~ Video Footnotes ~

    A lot of trash moving down the Information Superhighway these days. I don't know about you, but when someone makes an outlandish claim, I want to know where they got their information.
    From the pathological liars and propagandists to those who merely pass along whatever they find on the Internet without verifying if it's true, we are inundated with lies in this Information Age we live in.

(Get over it. We've all innocently passed along an interesting piece
of trivia without checking whether it was true. Who's got time for that?)

    Litterbugs might be get caught, and one can clean up the trash on an actual highway. When it comes to the Internet, you usually can't make people stop lying or even remove the trash.

    I have invented Video Footnotes as a way to show viewers that aside from my own original ideas, I don't fabricate what I share. I also respect their intelligence, and I don't expect them to accept anything that I say without at least being able to check my sources.

    You can't clean up the BS on the Web, but you can at least try to not be part of the problem. If you feel the way I do, then add Video Footnotes your presentations. They are absolutely free and not terribly complicated.

    Video Footnotes are video files with a resolution of 1920*1080p and a duration of 1-1/2 seconds each. Place each Video Footnote on the timeline immediately after the part you wish to reference, just as you would add a footnote to a written document. A webpage is an ideal place for the endnotes. I will provide you with the Video Footnote and endnote files, and show you how to use them.

    The Video Footnote files are completely transparent with the exception of a purple pentagon in the upper, right-hand corner of the screen. The image appears for 1.5 seconds and there is also the ding of a bell that lasts for a fraction of a second. My goal was to create a shape, colors, and sound, that would stand out from the rest of the video, yet not damage it. You just don't see a lot of purple pentagons.

    In order to create partly transparent video, I saved them in the Apple QuickTime .MOV format. There is an additional step that you must do in order for the videos to display properly. It's not difficult, and I will walk you through it.

(let's get started - I plan to make a tutorial video, but it's not yet ready)

    To begin with, download the zip file with Video Footnote and endnote files 1 through 30. The zip file has 30 video files and 60 GIFs with transparent backgrounds. Some of those GIF files look better on a white background, and some on a black background. You will have to check and see which of those files look best on your page.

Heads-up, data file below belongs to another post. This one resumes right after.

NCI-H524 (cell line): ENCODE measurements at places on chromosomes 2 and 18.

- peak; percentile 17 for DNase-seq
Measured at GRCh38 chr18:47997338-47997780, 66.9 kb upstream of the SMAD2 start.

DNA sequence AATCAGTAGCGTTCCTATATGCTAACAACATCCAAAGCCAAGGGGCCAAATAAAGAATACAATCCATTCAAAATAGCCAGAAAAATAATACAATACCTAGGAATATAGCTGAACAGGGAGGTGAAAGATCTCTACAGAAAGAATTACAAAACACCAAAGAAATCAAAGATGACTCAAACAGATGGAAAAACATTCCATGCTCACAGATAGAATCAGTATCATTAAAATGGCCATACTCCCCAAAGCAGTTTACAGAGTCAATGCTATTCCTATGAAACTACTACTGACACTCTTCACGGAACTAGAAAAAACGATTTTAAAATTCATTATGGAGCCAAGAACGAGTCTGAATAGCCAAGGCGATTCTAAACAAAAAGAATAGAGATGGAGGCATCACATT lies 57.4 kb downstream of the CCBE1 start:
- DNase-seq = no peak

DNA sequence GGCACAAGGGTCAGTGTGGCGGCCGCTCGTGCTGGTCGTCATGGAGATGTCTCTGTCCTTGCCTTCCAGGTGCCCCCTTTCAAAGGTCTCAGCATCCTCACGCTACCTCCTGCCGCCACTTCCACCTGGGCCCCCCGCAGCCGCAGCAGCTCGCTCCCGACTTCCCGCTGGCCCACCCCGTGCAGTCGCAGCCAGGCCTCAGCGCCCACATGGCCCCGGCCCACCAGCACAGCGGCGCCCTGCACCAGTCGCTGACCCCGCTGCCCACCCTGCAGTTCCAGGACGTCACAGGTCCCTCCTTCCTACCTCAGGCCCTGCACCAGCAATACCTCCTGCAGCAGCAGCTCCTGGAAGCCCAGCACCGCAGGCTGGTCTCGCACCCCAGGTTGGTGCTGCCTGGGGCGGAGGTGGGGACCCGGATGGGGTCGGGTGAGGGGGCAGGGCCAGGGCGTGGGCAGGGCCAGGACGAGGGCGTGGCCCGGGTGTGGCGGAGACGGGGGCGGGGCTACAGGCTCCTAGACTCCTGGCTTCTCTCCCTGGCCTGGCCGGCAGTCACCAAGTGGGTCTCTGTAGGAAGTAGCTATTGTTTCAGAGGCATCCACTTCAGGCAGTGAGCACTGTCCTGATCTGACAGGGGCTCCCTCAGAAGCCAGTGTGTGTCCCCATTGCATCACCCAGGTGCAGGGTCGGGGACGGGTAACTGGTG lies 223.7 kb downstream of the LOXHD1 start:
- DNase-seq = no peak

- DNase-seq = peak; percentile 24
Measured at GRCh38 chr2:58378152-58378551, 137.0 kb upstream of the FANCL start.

This icon was created with a black matte.
It looks good on a black background and
bad on a white one.
(endnote 14) (endnote 14)
This icon was created with a white matte.
Better on the white background,
awful on a black background.
(endnote 14) (endnote 14)

    That's pretty much all there is to the endnotes, and the rest is web design.

    Now the video files. Your video editing program must be able to import MOV clips. If these do not import at first, then check preferences. In some versions of Vegas go to Options > Preferences > and look for the ‘Depreciated Features.’ tab. Be sure that the ‘Enable the QuickTime plugin’ box is checked.

    If you still cannot import the files, don't worry. The Apple codec is contained in this free download directly from Apple.com. Exit your video editing program, install this, and then restart the video app. Now you should be able to import the files.

    Once imported, you will want to make the backgrounds transparent. Select all of the video Footnote Files in your media bin, right click, and choose ‘Properties.’   Under ‘Stream,’ be sure that either ‘Multiple’ or ‘Video 1’ is selected.   For ‘Alpha channel’ select ‘Straight (unmatted)’ and click OK.

    Now create 2 tracks, 1 audio and 1 video, and place them at the very top of your timeline. That video track MUST remain above every other video track so the Video Footnotes will be visible. The rest is timing.

“The irony of the information age is that it lends credibility to uninformed opinion.”

~ Stephen Coonts

“In the end, you make your reputation and you have your success based upon credibility and being able to provide people who are really hungry for information what they want.”

~ Brit Hume

“Full information removes doubt and removes suspicion and creates authenticity and credibility.”

~ Lorry Lokey

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© Michael Allen Gelman